Lyman was originally known as East Loa. It became a distinct place from Loa in 1893.
Bicknell was originally called Thurber, or “Thurber Town”, for A.K. Thurber, who in 1879 built the first house in the area. In 1897 the town moved to a new location due to sandy soil and poor water conditions.
In 1914 Thomas W. Bicknell, a wealthy eastern author, historian, and Education Commissioner for Rhode Island, offered a thousand-volume library to any Utah town that would rename itself after him. The town of Grayson also wanted the library prize, so in a compromise in 1916, Grayson took the name of Blanding, Mr. Bicknell’s wife’s maiden name, as a tribute to her parents. The two towns split the library, each receiving 500 books.
Nielsen Grist Mill
The Nielsen Grist Mill is located at the foot of the Thousand Lake Mountain on the edge of the scenic country referred to by ancient Indians as “The Land of Sleeping Rainbow.” Constructed around 1893 for Hans Peter Nielsen by his son-in-law, Niels Hansen, the mill was known as the Thurber Rolling Mills. Water for powering the mill was channeled from the Fremont River and dropped 22 feet through a wooden pope to the turbine that ran the mill.
The mill still has a double stand of Wolf Rolls and two double stands of McNalley Rolls with scalpers under each that are spouted to the various elevator legs. Sixteen elevators with five reels for flour milling are found in the mill. The Barnard and Leas dust collector and the turbine with belting still have the pulleys made of native wood, ready for use. Old models of Howe Scales, one for weighing wheat and one for weighing flour sacks, still exist. All equipment is in good shape, including the cash register. The mill produced flour, germade, shorts, and bran, each coming from individual sprouts.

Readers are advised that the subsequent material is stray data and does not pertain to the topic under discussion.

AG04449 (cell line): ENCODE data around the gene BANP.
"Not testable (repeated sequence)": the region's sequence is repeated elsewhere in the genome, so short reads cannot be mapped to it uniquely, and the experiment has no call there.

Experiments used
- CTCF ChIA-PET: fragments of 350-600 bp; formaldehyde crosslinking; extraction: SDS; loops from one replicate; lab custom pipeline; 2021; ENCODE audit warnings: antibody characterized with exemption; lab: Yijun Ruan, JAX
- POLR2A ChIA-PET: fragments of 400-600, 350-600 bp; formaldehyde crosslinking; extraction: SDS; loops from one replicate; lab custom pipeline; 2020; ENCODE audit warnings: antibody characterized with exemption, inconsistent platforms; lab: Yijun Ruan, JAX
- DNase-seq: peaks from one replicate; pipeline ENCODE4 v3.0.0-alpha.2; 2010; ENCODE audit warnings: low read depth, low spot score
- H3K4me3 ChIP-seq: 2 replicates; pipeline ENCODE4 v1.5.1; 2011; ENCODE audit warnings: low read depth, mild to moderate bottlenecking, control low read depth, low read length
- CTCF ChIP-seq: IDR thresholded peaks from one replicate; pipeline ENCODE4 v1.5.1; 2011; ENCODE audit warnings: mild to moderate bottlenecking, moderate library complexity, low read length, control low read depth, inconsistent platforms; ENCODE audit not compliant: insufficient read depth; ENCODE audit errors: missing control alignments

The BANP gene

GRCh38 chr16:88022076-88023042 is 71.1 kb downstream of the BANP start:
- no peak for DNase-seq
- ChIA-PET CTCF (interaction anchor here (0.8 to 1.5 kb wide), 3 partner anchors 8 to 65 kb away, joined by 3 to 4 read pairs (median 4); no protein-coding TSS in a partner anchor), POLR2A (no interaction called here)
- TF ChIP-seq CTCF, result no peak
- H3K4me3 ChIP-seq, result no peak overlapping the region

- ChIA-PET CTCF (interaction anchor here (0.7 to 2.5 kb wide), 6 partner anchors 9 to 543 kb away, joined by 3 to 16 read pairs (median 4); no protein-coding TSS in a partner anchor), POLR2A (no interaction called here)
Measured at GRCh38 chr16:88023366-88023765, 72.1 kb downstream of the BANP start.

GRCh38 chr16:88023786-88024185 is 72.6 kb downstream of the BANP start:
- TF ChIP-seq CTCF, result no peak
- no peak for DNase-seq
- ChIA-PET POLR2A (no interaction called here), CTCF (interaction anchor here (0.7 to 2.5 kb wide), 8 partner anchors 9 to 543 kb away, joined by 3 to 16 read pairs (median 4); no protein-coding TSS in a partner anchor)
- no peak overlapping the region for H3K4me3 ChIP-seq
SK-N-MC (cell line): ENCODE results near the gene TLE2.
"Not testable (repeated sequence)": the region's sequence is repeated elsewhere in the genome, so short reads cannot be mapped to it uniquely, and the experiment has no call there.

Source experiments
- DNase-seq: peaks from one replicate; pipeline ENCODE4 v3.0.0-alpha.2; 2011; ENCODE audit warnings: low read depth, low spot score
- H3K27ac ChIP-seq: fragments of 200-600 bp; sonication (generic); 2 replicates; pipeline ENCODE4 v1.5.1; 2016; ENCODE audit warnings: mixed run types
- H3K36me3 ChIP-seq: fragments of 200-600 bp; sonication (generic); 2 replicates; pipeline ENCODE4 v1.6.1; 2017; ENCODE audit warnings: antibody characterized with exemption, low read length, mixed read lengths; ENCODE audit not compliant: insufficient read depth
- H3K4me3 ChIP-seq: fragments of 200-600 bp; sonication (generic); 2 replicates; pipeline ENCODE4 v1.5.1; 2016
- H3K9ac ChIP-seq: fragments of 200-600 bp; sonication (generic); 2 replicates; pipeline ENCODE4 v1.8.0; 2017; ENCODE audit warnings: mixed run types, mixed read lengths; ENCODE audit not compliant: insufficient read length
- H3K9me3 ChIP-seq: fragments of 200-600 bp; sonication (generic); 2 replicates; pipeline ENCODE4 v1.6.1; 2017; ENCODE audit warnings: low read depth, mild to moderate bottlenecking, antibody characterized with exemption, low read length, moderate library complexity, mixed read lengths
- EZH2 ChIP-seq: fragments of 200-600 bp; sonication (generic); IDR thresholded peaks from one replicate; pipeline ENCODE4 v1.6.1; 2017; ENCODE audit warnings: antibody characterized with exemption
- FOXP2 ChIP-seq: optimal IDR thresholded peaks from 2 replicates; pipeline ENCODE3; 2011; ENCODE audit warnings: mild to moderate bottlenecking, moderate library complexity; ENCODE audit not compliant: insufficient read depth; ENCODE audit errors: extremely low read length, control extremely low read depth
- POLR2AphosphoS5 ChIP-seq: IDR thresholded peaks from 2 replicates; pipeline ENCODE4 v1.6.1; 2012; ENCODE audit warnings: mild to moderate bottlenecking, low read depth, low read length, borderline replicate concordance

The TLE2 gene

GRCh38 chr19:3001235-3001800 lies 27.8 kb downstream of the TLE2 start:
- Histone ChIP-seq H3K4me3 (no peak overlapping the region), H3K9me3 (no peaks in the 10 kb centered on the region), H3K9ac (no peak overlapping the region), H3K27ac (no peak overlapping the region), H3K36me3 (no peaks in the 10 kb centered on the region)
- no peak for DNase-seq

farmers would receive one sack of flour for each three sacks of wheat. All 48-pound bags of flour were sewn by hand. The space between the ears was sewn with a long, sharp needle with a built-in thread cutter.
The mill made flour for the surrounding area for 40 years. Improved roads, constructed in the 1930s, spelled the beginning of the end for the Thurber Rolling Mills. Since Wayne County could not grow hard wheat, which made the best bread, it became just as east to truck in flour as hard wheat.
Built by the women of Thurber under the leadership of Sarah Gardner Meeks, President; Mary H. Bullard, 1st Counsellor; Eliza Jane Brinkerhoff, Amanda Haws Durfey, 2nd Counsellors; Viola Cutler Brinkerhoff, Secretary; Mary A. Gardner, Asst. Secretary; Melissa Meeks Snow, Treasurer. Building began June 1, 1897 when the town was moved to its present location. Completed September 19, 1899 and dedicated by President Willis E. Robinson.
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